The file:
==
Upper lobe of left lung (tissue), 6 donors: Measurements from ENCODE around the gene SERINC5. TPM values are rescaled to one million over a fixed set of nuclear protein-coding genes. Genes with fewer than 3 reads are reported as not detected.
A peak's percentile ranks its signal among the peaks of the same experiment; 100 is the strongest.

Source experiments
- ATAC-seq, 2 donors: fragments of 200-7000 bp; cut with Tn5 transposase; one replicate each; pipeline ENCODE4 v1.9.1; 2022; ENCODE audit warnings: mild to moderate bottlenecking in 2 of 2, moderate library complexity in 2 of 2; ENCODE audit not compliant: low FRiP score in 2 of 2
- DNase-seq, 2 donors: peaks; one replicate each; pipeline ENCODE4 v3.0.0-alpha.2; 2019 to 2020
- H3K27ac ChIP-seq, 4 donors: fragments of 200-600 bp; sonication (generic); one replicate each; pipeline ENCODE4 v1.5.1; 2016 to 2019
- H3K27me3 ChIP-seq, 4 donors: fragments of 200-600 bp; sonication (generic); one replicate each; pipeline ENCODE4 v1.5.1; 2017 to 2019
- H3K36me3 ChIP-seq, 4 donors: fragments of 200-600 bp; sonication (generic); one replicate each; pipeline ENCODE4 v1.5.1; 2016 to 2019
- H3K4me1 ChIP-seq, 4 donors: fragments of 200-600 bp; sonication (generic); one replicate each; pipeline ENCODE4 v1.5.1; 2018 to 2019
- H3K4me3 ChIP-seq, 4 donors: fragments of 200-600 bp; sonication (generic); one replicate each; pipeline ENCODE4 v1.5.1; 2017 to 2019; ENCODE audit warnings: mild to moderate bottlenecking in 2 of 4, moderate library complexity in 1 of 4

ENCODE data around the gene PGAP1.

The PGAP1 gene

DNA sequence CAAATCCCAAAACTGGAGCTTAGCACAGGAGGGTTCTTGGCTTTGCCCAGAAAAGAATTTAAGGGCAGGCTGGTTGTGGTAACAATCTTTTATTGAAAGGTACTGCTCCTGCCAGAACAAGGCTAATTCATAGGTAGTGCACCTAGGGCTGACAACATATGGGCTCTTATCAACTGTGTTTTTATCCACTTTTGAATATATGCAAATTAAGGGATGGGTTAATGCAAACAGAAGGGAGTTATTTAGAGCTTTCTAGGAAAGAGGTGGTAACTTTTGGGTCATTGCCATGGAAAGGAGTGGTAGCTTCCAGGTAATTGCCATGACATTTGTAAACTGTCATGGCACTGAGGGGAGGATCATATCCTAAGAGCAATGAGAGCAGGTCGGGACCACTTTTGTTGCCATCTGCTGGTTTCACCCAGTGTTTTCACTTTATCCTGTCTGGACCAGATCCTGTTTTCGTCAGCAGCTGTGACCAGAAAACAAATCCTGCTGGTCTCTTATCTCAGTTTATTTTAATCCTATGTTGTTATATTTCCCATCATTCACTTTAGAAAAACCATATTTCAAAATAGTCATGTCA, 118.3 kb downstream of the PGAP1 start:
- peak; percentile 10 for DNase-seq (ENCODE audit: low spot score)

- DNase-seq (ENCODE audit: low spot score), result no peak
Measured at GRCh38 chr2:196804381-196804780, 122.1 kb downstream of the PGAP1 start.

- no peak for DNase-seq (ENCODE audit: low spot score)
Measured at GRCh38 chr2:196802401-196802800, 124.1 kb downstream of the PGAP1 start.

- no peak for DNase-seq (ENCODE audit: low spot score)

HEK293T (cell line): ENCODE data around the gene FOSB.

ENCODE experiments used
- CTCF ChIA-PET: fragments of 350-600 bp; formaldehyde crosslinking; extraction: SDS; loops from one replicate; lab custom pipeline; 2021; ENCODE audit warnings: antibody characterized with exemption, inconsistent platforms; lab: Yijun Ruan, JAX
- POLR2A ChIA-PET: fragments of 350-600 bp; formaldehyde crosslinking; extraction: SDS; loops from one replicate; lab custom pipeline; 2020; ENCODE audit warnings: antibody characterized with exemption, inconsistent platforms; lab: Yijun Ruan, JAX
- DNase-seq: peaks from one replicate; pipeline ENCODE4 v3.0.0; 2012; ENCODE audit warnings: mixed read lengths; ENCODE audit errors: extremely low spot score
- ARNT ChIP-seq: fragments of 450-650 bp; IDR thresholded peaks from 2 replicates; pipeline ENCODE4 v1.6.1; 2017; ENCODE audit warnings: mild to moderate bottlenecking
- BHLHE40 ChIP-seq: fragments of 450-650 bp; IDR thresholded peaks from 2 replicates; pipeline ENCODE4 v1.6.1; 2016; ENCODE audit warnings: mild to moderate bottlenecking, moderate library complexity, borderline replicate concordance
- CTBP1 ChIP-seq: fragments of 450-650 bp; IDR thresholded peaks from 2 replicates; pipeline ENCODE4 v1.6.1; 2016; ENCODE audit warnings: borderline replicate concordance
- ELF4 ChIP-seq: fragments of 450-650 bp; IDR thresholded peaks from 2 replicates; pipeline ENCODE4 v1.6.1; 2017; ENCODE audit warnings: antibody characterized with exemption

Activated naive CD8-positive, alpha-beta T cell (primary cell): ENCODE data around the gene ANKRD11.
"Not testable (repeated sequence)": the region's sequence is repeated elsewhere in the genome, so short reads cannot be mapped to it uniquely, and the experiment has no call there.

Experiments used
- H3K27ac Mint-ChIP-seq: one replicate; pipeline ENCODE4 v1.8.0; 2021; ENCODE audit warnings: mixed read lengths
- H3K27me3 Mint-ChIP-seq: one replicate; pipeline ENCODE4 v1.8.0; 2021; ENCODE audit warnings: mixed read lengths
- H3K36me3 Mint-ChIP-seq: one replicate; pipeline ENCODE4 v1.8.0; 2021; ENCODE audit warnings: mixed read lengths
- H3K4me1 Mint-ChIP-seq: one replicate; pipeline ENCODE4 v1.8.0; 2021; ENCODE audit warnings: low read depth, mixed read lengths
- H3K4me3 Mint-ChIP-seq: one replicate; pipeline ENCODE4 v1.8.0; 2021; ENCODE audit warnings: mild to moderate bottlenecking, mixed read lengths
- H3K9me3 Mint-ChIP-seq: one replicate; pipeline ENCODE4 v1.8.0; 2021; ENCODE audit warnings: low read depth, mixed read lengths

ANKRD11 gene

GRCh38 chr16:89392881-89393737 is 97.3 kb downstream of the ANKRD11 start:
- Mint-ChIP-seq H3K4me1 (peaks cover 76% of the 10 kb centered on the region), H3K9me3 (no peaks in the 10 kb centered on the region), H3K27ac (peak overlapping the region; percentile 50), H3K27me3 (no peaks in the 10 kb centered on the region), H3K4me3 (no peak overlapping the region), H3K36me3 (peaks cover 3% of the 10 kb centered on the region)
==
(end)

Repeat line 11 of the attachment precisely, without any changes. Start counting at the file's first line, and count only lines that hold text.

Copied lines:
ENCODE data around the gene PGAP1.